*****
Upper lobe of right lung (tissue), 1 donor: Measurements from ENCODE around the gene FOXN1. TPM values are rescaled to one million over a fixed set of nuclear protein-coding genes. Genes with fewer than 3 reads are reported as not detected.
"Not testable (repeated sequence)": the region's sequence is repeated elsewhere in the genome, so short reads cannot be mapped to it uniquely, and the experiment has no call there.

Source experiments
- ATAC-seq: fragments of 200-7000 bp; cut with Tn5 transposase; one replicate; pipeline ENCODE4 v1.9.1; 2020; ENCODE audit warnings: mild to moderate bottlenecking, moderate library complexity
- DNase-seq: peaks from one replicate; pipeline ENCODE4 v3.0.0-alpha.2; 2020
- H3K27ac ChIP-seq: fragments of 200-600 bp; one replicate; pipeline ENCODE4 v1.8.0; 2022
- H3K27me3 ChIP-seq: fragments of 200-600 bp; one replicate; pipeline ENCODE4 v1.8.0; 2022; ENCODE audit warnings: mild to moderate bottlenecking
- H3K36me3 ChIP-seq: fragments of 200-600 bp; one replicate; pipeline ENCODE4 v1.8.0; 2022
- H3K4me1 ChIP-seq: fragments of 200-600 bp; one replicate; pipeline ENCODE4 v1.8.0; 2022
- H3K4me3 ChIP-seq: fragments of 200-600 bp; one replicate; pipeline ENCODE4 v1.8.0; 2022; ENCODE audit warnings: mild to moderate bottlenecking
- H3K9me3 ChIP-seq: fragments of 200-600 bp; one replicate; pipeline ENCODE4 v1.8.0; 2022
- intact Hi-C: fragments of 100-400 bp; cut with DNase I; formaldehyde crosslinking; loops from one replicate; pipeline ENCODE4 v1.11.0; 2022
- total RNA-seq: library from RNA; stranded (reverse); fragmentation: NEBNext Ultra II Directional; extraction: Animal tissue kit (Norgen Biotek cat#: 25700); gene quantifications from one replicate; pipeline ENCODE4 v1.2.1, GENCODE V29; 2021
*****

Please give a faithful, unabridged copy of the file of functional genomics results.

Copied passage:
Upper lobe of right lung (tissue), 1 donor: Measurements from ENCODE around the gene FOXN1. TPM values are rescaled to one million over a fixed set of nuclear protein-coding genes. Genes with fewer than 3 reads are reported as not detected.
"Not testable (repeated sequence)": the region's sequence is repeated elsewhere in the genome, so short reads cannot be mapped to it uniquely, and the experiment has no call there.

Source experiments
- ATAC-seq: fragments of 200-7000 bp; cut with Tn5 transposase; one replicate; pipeline ENCODE4 v1.9.1; 2020; ENCODE audit warnings: mild to moderate bottlenecking, moderate library complexity
- DNase-seq: peaks from one replicate; pipeline ENCODE4 v3.0.0-alpha.2; 2020
- H3K27ac ChIP-seq: fragments of 200-600 bp; one replicate; pipeline ENCODE4 v1.8.0; 2022
- H3K27me3 ChIP-seq: fragments of 200-600 bp; one replicate; pipeline ENCODE4 v1.8.0; 2022; ENCODE audit warnings: mild to moderate bottlenecking
- H3K36me3 ChIP-seq: fragments of 200-600 bp; one replicate; pipeline ENCODE4 v1.8.0; 2022
- H3K4me1 ChIP-seq: fragments of 200-600 bp; one replicate; pipeline ENCODE4 v1.8.0; 2022
- H3K4me3 ChIP-seq: fragments of 200-600 bp; one replicate; pipeline ENCODE4 v1.8.0; 2022; ENCODE audit warnings: mild to moderate bottlenecking
- H3K9me3 ChIP-seq: fragments of 200-600 bp; one replicate; pipeline ENCODE4 v1.8.0; 2022
- intact Hi-C: fragments of 100-400 bp; cut with DNase I; formaldehyde crosslinking; loops from one replicate; pipeline ENCODE4 v1.11.0; 2022
- total RNA-seq: library from RNA; stranded (reverse); fragmentation: NEBNext Ultra II Directional; extraction: Animal tissue kit (Norgen Biotek cat#: 25700); gene quantifications from one replicate; pipeline ENCODE4 v1.2.1, GENCODE V29; 2021